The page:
But I don’t see any reason not to publish it myself. If it’s a huge flop and doesn’t sell more than 50 copies to friends and relatives, oh well. There will be one more thing out there with my name on it to make a small dent in obscurity. Who knows, maybe I’ll connect with a few new readers who like my writing and want more. But at least I’ll know exactly how easy or difficult this process is. Not for someone else, but for me.

I’ll choose the content and do the formatting and find a cover artist and write the blurb/product description and set the price and do the marketing myself. I hope I’ll have a wee bit of help with promotion, but I’m not counting on it. I’m even trying to figure out how to include pictures, because a couple posts really need the visuals and I’d hate to omit them, and everything I’ve read says you can include them. I’m just not sure how, exactly. Yet.

I’ve pretty much decided which posts to use, but I’m in the process of tracking down my former editor (a man I respect and for whom I wrote dozens of op/ed type newspaper columns, years ago) to solicit his editorial advice. It feels dishonest to edit or re-write the posts, so I won’t do that. Plus, I think they’re pretty clean. But there are other editorial things to consider.

I’ve studied the guidelines over at Amazon and have so far read most of Mark Coker’s excellent book Smashwords Style Guide. And I’ve watched the tutorials for Scrivener — I’ll tell you right now, they make this process sound ridiculously easy. I’m skeptically hopeful.

I have an idea for a title but it needs a subtitle (really, long titles are common for books like this) and I might need help with that. I want to call it: HOW DID THIS HAPPEN? (which was the title of my first blog post, when I accidentally ended up with a blog). For a subtitle, I thought maybe: Talking to Imaginary Friends about kids and pets and BEARS! Any feedback would be very much welcomed. Suggestions, anyone?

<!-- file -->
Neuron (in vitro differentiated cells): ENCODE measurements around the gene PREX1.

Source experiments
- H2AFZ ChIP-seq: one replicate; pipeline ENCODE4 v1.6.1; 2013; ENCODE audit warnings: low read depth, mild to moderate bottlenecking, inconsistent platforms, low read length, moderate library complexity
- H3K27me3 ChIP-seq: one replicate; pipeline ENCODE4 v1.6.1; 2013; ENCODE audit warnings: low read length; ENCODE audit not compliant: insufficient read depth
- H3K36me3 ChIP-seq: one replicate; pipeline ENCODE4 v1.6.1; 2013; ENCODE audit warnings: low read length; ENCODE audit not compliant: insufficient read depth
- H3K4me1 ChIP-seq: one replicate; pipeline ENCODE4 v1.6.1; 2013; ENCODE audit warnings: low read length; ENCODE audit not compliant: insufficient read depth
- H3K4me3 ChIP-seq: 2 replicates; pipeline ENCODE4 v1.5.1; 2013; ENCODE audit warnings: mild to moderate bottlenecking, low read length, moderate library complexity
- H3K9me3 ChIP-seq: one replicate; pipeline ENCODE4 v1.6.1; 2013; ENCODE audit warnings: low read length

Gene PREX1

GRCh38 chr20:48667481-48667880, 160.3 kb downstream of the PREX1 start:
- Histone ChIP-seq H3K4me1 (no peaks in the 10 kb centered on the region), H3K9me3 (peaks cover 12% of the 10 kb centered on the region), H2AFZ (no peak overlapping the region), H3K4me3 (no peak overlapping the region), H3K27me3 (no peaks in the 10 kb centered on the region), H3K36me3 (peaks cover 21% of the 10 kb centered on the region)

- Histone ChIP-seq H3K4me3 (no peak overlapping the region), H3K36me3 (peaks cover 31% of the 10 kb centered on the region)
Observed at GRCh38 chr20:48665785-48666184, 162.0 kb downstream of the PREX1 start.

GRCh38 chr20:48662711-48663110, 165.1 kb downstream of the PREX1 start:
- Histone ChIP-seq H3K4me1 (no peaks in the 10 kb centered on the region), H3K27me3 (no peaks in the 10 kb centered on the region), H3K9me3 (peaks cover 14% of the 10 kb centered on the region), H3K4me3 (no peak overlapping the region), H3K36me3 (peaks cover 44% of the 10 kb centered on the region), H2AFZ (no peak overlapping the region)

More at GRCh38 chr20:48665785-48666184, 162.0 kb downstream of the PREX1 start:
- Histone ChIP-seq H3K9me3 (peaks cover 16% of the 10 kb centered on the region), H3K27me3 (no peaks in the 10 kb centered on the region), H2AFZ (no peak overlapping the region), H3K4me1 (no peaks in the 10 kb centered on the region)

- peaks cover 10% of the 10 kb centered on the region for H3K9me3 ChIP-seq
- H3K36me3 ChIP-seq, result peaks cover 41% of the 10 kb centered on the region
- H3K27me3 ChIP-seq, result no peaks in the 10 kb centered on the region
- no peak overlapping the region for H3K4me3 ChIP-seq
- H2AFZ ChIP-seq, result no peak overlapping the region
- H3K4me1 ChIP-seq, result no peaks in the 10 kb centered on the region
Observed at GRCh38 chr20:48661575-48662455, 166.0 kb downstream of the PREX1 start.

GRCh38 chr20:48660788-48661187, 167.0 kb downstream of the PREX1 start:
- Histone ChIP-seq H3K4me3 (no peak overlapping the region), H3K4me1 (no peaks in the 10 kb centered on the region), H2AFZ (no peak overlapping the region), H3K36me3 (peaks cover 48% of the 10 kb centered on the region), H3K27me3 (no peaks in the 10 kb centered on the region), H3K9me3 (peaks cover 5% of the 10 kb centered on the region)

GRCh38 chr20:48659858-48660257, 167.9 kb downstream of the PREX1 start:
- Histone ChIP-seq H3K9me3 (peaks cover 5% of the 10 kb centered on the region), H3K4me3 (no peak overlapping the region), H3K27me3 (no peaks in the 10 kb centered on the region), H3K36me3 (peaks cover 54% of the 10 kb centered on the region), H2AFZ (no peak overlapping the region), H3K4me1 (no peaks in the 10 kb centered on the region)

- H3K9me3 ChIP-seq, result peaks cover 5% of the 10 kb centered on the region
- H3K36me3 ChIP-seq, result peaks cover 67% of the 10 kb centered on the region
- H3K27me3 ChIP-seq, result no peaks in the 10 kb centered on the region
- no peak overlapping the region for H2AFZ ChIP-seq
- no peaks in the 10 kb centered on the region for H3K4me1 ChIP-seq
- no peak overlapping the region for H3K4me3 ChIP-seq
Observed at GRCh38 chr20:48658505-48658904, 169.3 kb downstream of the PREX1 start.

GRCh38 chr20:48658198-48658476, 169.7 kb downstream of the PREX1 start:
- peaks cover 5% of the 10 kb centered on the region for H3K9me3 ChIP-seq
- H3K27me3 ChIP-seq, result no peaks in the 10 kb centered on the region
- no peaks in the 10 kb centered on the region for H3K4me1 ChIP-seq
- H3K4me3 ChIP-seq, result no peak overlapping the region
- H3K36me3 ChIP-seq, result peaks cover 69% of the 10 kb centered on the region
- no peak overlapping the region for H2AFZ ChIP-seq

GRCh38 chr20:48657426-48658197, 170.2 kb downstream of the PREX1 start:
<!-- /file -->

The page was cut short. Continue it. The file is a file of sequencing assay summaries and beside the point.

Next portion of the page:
I have a very rough idea of what I want for a cover, but we all know I’m not an artist. And now that I know what a glyph is, I want one. Bad. So I’ll research that.

So that’s what I’ve been up to the past week or so. I’m surprised by how excited I am about this project. Also extremely nervous, but mostly excited.

Does this have implications for what I might do with my first* novel once I finish it? Well, yes, of course it does. How could it not? But a book of essays is not a novel. I’m looking at this as a learning experience. A necessary part of being a smart businessperson and gathering the tools I need to make informed decisions about my career. What I do with that knowledge will depend on what I learn. The entire process might turn out to be a complete pain in the ass, never to be repeated. Or it might not. But at least then I’ll know.

*Okay, I should clarify. Technically, this is not my first novel. It’s maybe the fourth. But it IS the first one to make it to the completed first draft stage and the first one that I think is good enough to be published.


Filed under self-publishing, writing